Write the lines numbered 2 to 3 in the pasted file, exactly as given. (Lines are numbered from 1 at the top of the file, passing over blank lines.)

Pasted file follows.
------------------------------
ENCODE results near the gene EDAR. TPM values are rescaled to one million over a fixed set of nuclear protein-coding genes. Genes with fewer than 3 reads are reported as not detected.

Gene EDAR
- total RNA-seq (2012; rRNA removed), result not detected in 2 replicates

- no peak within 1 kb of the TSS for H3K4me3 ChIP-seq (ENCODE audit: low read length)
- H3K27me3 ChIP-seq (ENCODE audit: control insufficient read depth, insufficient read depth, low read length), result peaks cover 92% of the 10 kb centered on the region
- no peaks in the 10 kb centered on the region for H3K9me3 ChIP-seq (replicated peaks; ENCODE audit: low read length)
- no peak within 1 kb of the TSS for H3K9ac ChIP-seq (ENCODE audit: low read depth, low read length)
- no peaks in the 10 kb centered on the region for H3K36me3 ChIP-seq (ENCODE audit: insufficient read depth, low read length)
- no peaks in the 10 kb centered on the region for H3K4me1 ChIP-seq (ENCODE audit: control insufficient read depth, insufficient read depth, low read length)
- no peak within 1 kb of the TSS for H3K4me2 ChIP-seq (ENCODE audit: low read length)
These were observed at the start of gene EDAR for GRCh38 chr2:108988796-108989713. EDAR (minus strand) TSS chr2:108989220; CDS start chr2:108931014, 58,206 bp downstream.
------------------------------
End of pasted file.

Gene EDAR
- total RNA-seq (2012; rRNA removed), result not detected in 2 replicates